As the founder and CEO of Polymer, I’ve had the opportunity to work with multiple organizations looking for more tools to secure their sensitive data. A common theme that emerges from my conversations is how legal and security teams working effectively together can have a material and positive impact on an organization's data governance.
As an enterprise consultant I saw the merging of security and legal functions 8 years ago. I was conducting a data mapping exercise at a large investment bank sponsored by the GC. Eventually, the demand for the inventory and data catalog we were compiling grew beyond just the legal function. For example, the security team used the same outputs for their access management projects. We had managed to accidentally combine 2 different budgets towards the same outcome of risk reduction.
When the TechGC team came up with the idea of creating a practical webinar around Security & Legal, I was incredibly excited to share from my experience, and also learn from other seasoned GCs. We had a lively discussion with great panelists around 3 key areas.
We all know that, in this environment, data security remains top of mind for most organizations, and likely remains top of mind for most GCs. While the practical insights from the discussion are best captured by watching the recording of the webinar, I have tried to capture the high level takeaways here.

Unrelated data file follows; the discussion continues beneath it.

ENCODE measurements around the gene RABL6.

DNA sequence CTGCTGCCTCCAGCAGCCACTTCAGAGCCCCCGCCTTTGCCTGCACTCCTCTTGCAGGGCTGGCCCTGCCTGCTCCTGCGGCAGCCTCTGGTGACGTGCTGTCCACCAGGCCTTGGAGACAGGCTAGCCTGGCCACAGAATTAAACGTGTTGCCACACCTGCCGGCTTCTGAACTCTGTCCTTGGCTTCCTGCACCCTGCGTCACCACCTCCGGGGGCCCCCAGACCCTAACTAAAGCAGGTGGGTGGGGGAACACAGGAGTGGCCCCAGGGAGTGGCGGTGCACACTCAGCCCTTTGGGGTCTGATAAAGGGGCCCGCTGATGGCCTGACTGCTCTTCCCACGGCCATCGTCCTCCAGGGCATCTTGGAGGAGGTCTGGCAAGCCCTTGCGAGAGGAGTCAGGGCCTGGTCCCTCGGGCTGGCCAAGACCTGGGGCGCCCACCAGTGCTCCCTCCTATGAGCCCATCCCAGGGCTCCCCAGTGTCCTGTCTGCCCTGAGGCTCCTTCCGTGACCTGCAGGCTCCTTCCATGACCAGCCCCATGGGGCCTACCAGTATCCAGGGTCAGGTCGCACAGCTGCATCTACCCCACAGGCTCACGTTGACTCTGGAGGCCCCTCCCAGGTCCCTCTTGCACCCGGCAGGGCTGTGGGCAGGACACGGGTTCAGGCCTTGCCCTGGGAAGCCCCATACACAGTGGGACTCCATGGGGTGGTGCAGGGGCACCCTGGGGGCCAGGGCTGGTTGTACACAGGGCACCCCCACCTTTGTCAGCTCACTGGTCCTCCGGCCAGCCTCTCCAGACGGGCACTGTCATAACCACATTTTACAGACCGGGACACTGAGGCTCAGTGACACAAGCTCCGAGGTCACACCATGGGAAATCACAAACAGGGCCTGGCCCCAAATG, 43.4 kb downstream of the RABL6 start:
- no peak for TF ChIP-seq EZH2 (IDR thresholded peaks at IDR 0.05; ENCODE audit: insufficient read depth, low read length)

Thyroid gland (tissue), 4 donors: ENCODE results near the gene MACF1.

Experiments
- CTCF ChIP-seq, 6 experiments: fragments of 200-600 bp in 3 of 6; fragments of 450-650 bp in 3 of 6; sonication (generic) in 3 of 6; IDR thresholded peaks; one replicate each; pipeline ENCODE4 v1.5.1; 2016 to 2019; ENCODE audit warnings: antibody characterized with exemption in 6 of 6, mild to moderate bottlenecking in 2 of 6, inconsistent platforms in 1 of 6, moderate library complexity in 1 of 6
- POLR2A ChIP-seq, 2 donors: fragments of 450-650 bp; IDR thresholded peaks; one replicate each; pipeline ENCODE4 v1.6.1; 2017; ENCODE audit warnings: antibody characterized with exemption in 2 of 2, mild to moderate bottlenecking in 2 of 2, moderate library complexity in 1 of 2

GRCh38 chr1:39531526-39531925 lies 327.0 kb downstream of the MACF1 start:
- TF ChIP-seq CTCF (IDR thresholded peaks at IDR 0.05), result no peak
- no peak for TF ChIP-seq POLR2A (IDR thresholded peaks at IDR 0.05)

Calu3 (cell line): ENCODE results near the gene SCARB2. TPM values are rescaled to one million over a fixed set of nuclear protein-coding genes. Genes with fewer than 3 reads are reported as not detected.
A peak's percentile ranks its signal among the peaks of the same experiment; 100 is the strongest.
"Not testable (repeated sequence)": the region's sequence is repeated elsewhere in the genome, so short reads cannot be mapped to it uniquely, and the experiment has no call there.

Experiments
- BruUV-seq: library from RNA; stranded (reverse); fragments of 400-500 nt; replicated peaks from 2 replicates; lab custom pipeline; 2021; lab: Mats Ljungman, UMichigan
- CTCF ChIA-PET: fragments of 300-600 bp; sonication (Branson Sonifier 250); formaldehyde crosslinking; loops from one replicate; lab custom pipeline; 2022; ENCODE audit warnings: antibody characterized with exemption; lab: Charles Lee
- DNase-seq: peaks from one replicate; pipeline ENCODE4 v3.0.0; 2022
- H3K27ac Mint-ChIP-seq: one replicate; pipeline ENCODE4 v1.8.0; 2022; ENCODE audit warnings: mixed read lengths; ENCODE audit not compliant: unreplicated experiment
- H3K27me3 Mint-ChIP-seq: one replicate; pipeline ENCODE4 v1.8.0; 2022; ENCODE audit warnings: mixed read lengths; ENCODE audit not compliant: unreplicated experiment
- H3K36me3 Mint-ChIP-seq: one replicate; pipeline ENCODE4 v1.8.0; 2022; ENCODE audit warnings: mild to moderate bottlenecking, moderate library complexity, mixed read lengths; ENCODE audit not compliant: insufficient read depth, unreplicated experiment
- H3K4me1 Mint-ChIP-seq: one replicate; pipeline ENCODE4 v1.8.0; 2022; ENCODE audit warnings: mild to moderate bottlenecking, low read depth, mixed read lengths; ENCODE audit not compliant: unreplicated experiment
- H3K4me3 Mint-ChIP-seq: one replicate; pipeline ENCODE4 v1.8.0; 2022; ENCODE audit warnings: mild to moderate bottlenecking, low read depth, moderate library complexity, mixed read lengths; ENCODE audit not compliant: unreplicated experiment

● Moderator: Yasir Ali (Founder & CEO Polymer)
Is Security a Legal or Technology Function?
Security function is first and foremost a risk role and the reporting lines are often influenced by the maturity of the business. Security risks to a business can be from any of the following
1. People: Inadequate training, communication between employees, or human errors are often the most overlooked areas of risk..
2. Process: Processes around customer support, audit findings or how the product roadmap is designed not incorporating security and legal input.
3. Technology is generally coming from external threats due to infrastructure, Contracts with partners, diligence of 3rd party systems and related SOC functions across the enterprise.
While a GC’s purview can encompass all of the above as well as other legal risks from all business functions within the organization.
Security posture and risks need to be surfaced to senior management and the board of directors. This can only happen when legal and technical know-how comes together to build a robust risk management function within the organization.
The size of the security teams and who the head of security reports into depends on the maturity of the business. For example, information security reported to Lisa (as the General Counsel at a prior company) at a time when the business was expanding to the Cloud.
Security function has evolved into not just touching technology but also people. For example, privacy used to be a purely compliance function that has now evolved to be part of the security frameworks at many orgs. “Legal ends up becoming the go-between to the technical risks to business risks.” Liz
The industry vertical of the company has a lot of bearing on what risks the GC/Security function is solving for. For example, in a technology company, the risks are technical and contractual vs a healthcare company where they could be more around data. This can determine if the CISO reports into a GC, CTO or CEO directly.